Clearly there’s little Steve Carell can’t do. The unctuous boss on The Office who won our hearts as the over-ripe Virgin plays it stupid, really stupid, in the new comedy Dinner for Schmucks.
Dinner for Schmucks is a remake of Francis Veber's much livelier French farce from the 1990s titled The Dinner Game (Le dîner de cons), and it's no surprise that the American version is so bloated and dumbed-down compared to its more sophisticated foreign-language cousin. Director Jay Roach, working with an anemic adapted screenplay by David Guion and Michael Handelman, turns the whole dinner element of the plot into more of a freak show competition (one guest channels the souls of dead pets, another is a blind swordsman) than the original film's more scathing exercise in intellectual mockery.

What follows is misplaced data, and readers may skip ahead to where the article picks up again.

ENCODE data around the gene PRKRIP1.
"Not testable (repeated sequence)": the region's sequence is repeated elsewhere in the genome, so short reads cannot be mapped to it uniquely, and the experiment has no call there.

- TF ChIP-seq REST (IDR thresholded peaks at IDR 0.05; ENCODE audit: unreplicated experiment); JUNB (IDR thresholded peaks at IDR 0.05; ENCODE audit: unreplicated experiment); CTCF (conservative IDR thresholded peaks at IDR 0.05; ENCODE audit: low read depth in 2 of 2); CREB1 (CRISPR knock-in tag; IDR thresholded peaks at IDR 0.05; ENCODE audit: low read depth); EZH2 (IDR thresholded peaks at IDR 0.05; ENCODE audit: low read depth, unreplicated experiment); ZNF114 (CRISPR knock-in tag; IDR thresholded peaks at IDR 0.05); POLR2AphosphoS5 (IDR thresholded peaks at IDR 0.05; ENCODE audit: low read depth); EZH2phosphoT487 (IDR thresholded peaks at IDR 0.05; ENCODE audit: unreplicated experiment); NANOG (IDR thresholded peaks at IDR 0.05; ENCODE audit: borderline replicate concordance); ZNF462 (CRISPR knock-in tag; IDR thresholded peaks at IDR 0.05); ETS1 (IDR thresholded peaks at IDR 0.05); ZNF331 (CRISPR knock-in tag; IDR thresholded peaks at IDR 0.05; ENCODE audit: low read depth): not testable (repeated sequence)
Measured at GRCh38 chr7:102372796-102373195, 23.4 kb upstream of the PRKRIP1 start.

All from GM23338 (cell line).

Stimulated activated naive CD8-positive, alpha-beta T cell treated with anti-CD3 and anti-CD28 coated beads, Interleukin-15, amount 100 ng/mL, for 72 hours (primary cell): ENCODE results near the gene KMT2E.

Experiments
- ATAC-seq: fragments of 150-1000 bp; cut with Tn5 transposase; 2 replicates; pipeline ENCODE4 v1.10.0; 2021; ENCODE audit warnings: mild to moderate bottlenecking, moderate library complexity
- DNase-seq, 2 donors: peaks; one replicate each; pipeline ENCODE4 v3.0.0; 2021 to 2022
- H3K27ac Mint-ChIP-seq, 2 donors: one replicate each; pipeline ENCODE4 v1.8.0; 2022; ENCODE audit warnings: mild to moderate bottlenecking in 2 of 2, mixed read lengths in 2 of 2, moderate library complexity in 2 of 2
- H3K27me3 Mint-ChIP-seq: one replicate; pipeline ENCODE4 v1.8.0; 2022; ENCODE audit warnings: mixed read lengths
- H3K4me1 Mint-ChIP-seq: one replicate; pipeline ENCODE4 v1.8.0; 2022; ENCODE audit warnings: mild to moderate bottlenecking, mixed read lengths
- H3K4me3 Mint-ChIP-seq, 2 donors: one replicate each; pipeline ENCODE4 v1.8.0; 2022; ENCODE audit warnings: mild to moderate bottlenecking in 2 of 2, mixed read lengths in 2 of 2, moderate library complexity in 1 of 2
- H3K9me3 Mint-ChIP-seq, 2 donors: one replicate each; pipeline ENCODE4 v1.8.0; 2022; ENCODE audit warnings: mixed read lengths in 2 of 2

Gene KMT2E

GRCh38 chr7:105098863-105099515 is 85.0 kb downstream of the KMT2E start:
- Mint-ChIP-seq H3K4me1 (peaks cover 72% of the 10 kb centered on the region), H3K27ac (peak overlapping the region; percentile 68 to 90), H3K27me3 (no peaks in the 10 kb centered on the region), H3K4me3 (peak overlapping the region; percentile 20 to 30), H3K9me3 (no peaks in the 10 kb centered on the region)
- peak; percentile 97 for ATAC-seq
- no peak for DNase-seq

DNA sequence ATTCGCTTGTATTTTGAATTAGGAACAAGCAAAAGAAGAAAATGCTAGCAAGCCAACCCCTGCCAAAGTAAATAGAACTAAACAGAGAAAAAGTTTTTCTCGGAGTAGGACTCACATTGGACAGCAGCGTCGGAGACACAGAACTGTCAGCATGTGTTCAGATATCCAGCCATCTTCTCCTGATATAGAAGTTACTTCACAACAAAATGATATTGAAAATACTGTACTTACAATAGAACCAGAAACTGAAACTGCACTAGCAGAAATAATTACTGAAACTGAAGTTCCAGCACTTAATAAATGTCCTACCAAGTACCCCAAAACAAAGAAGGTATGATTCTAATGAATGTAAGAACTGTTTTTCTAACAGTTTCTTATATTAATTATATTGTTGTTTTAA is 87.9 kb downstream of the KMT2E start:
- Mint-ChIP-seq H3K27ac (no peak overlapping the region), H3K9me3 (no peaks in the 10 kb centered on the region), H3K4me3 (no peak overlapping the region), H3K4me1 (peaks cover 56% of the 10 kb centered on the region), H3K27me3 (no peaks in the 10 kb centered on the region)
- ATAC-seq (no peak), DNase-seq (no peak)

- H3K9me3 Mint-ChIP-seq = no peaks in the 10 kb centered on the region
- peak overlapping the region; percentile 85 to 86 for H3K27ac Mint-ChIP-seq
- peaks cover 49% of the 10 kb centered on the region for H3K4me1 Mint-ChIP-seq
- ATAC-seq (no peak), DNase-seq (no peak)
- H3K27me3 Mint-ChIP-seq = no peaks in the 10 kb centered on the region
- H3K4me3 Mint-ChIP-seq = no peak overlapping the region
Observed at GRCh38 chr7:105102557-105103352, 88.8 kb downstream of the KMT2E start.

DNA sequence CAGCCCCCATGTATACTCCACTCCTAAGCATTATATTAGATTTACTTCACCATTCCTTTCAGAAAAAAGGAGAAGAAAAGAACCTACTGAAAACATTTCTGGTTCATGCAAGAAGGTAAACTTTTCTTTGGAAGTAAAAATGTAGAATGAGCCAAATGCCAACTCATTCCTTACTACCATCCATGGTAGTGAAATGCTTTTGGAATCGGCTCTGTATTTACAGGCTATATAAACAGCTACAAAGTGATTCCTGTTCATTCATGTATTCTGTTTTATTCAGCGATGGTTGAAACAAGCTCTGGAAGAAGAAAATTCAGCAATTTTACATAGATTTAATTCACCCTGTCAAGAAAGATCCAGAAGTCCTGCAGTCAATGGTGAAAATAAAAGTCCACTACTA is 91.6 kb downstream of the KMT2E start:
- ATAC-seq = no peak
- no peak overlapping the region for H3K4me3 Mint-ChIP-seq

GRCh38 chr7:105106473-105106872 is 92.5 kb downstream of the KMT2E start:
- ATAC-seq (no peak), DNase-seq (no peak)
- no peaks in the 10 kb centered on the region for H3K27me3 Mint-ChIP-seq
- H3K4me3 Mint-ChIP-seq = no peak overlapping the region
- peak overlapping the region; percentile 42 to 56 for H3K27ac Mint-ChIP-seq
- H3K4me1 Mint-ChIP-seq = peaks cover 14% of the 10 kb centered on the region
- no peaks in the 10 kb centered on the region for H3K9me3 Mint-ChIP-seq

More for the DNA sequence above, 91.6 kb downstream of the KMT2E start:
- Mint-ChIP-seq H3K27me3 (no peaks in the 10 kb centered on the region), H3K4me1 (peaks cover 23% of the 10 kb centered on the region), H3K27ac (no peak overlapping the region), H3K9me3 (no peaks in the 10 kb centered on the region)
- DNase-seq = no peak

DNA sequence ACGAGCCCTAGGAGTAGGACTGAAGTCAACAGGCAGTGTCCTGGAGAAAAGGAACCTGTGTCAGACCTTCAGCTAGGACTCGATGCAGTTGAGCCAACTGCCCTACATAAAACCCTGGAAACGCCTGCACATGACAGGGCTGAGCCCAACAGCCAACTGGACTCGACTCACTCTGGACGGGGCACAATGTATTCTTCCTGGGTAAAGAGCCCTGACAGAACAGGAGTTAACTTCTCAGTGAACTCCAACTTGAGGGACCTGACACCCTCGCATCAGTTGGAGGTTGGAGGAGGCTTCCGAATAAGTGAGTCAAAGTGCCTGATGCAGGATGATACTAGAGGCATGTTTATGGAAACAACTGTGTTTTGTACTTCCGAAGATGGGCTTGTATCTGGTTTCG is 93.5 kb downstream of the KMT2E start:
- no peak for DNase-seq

I keep coming back to the word uncomfortable when trying to describe Dinner for Schmucks. Barry turns into a stalker, breaks up Tim's relationship with his girlfriend, and allows a psycho one-night-stand lady to re-enter Tim's life. Tim meanwhile takes advantage of Barry's clinging ways and means to set him up as an object of ridicule. And all this goes down without the benefit of clever writing or set-ups.
The best part of Dinner for Schmucks are the incredibly complex mouse dioramas which are simply stunning. The stories they tell are moving and the amount of work put into each piece is impressive. Too bad the same can't be said about the rest of the film.
Skip this Dinner as it'll leave you with a bad aftertaste. If you're hungry for something funny, this isn't the satisfying meal you're looking for.
SRi:Unless you're a hard-core Carell fan, this is one "Dinner" reservation I'd consider canceling.